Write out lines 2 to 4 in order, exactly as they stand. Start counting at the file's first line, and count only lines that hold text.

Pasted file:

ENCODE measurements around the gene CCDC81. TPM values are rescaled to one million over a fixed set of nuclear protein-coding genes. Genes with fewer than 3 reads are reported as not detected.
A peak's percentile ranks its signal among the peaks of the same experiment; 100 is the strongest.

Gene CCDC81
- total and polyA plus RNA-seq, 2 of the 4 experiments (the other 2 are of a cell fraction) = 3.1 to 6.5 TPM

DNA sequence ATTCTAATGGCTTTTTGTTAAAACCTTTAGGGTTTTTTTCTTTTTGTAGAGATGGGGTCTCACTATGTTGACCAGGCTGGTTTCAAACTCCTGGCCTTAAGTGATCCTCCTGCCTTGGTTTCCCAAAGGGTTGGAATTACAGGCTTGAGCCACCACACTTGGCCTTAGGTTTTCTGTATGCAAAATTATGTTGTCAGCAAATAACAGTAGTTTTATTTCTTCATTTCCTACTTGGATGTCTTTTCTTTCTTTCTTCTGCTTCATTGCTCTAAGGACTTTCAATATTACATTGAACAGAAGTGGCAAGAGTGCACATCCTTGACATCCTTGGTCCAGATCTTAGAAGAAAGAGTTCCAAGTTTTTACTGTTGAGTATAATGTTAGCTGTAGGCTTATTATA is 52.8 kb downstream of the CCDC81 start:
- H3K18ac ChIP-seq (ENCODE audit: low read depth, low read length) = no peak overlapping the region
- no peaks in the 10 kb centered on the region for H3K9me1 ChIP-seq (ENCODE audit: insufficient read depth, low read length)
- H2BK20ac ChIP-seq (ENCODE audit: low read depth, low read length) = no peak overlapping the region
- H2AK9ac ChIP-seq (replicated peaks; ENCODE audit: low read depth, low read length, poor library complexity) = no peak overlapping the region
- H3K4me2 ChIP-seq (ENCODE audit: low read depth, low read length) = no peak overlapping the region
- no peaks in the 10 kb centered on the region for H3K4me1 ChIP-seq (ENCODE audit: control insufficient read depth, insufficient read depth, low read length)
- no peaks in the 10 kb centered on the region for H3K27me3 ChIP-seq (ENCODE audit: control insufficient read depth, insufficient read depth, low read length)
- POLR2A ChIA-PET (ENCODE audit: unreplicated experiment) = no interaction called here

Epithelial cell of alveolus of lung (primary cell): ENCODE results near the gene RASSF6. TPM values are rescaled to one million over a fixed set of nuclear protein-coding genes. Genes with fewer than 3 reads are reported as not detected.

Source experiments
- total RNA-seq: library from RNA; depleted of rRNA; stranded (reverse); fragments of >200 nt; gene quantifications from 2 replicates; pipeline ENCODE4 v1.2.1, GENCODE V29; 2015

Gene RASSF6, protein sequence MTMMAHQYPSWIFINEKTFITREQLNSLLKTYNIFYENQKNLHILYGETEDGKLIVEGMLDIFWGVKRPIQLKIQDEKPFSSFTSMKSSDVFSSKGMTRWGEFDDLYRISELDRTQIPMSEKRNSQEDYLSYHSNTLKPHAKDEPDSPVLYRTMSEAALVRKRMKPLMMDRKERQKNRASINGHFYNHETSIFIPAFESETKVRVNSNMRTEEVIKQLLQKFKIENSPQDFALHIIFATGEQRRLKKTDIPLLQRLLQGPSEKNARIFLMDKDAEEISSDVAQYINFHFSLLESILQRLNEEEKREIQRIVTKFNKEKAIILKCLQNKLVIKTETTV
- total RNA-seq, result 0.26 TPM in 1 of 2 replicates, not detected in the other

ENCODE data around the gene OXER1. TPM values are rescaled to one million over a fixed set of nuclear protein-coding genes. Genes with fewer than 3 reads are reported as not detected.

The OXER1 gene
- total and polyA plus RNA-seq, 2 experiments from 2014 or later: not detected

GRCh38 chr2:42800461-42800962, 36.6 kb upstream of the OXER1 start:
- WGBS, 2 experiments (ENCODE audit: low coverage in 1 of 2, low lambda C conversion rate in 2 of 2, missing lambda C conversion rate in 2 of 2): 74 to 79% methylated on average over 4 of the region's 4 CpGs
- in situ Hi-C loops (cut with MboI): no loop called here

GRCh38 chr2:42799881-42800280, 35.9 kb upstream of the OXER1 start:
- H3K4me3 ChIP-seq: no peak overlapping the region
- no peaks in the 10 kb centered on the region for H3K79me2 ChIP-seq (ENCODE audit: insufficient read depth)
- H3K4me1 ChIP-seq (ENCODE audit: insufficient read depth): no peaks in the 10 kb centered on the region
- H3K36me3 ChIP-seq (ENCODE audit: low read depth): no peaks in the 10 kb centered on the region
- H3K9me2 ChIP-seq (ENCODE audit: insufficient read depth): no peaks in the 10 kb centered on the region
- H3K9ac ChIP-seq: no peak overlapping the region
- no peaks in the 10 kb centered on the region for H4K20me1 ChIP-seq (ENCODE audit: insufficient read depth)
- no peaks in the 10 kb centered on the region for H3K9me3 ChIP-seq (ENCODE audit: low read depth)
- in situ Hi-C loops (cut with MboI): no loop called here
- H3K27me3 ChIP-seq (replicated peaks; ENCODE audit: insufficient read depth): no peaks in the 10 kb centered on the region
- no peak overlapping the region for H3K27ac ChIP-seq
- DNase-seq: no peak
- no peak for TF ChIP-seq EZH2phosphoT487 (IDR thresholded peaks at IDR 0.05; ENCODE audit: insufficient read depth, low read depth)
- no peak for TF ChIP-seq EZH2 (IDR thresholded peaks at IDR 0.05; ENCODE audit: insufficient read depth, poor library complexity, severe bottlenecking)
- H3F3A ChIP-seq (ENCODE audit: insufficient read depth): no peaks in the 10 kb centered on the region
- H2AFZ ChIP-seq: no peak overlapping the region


A peak's percentile ranks its signal among the peaks of the same experiment; 100 is the strongest.

Gene CCDC81
- total and polyA plus RNA-seq, 2 of the 4 experiments (the other 2 are of a cell fraction) = 3.1 to 6.5 TPM